On the Edge: Product Manufacturing Information

7 Aug, 2006 By: Russell Brook

Solid Edge 19 contains the ability to create, share and manage design information.

Solid Edge 19 includes capabilities for creating, sharing and managing design information including Motion Simulation, Assembly and Disassembly animations, 3D design annotation (product manufacturing information or PMI) as well as collaboration tools that take advantage of the standard JT format. I will cover the highlights of Version 19 over the next few articles; this month I'll start with PMI.

3D Annotations
With the 3D annotation tools in Solid Edge 19 PMI is easily stored with 3D models and assemblies (figure 1). These models reduce the need for drawings in design reviews, and you can use them for many downstream purposes, including manufacturing.

Figure 1. A model containing PMI in 3D annotations.

The American Society of Mechanical Engineers' standard for 3D product definition (ASME Y14.41) legitimizes the use of 3D models for conveying PMI.

The inclusion of 3D product definition in a single digital file -- which documents everything about the product -- improves productivity, ensures the 3D information is accurate and removes the need to update multiple documents.

PMI is also supported in the Solid Edge free viewer, XpresReview and JT files, giving others controlled access to the information included in 3D files.

Creating 3D Annotations
Solid Edge has a full suite of tools for PMI (figure 2). The following exercise guides you through some of the basics of the PMI capabilities.

Figure 2. All of the PMI tools in Solid Edge

Adding PMI to your models is similar to adding standard features. You need to first choose a plane in order to set the orientation for the PMI (figure 3). The plane is known as the DnA (Dimension and Annotation) plane. Next choose the dimension or annotation type that you require and select an end point, midpoint or circle center, or infer any other node and choose where you want to position your annotations. Solid Edge displays a relevant SmartStep ribbon bar to guide you. Placing your dimensions and annotations is just like placing them in 2D. All annotations remain relative to the specified dimension and annotation plane (figure 4).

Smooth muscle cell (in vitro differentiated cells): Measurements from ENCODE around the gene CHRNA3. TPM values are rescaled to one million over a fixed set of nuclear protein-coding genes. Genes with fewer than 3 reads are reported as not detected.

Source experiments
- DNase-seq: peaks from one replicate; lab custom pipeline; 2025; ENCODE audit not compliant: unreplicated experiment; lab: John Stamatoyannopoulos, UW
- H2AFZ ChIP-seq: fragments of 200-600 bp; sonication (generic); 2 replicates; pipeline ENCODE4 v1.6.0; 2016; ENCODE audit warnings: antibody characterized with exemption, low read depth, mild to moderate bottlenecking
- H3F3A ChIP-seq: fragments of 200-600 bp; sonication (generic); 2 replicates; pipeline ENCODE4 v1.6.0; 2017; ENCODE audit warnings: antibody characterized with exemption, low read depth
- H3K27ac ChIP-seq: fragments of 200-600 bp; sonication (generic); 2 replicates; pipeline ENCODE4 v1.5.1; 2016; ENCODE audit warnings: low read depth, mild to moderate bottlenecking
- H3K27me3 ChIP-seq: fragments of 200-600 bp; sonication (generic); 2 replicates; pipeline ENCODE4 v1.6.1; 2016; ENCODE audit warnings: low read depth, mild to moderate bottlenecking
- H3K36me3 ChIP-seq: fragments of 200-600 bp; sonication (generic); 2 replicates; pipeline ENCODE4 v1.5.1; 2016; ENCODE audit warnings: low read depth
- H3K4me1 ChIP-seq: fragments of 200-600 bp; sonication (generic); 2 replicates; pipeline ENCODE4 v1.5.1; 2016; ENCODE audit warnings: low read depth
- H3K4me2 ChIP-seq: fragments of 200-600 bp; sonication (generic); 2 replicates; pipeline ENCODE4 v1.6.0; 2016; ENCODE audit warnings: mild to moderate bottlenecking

Figure 3. Use the Select Plane command to set up the PMI orientation.

Figure 4. Dimensions remain relative to DnA plane.

PMI has a separate entry for PMI Dimensions and Annotations found in the Assembly Pathfinder and Part Feature Pathfinder under a top-level PMI node (figure 5).

Figure 5. PMI components have their own branch in PathFinder.

The ability to add dimensions to different DnA planes and to add notes enables the user to create complete details of a 3D model. When you rotate the view, the text stays on the plane. The text rotates automatically so that it is never upside down or displayed backwards (figure 6).

Figure 6. Complete and full PMI on a Solid Edge sheet-metal model.

You can print PMI dimensions and annotations from the 3D view if they are displayed.

You can take selected 2D sketch/profile dimensions and annotation objects and create equivalent PMI objects. All formatting and parameters of the selected dimension and annotation object are copied to the new PMI object (dimension style settings, tolerance, etc.) (figure 7).

Figure 7. Copy dimensions from 2D profiles to create 3D PMI using the Copy to PMI command.

3D Section Views
You have the ability to create a 3D section on your parts or assembly files. You can use these in conjunction with PMI to add information for internal components (figure 8).

Figure 8. 3D sections with PMI of internal components.

Send PMI to View and Markup
This command is located on the Model Views shortcut menu in EdgeBar (figure 9). It provides seamless transfer of PMI to the Solid Edge view and markup application. You can also view the files in Insight Connect, Teamcenter and the Solid Edge free viewer.

Figure 9. The Send PMI to View and Markup command is accessed with a right-click in the Pathfinder.

The command will send all PMI in the document to Solid Edge's view and markup application (figure 10).

Figure 10. PMI transferred to Solid Edge's view and markup application.

As more companies need to collaborate and exchange data, PMI can reduce the amount of 2D drawings required and make them much easier to read. Don't let this powerful new feature slip by you.

See you On the Edge next month.

About the Author: Russell Brook

Russell Brook

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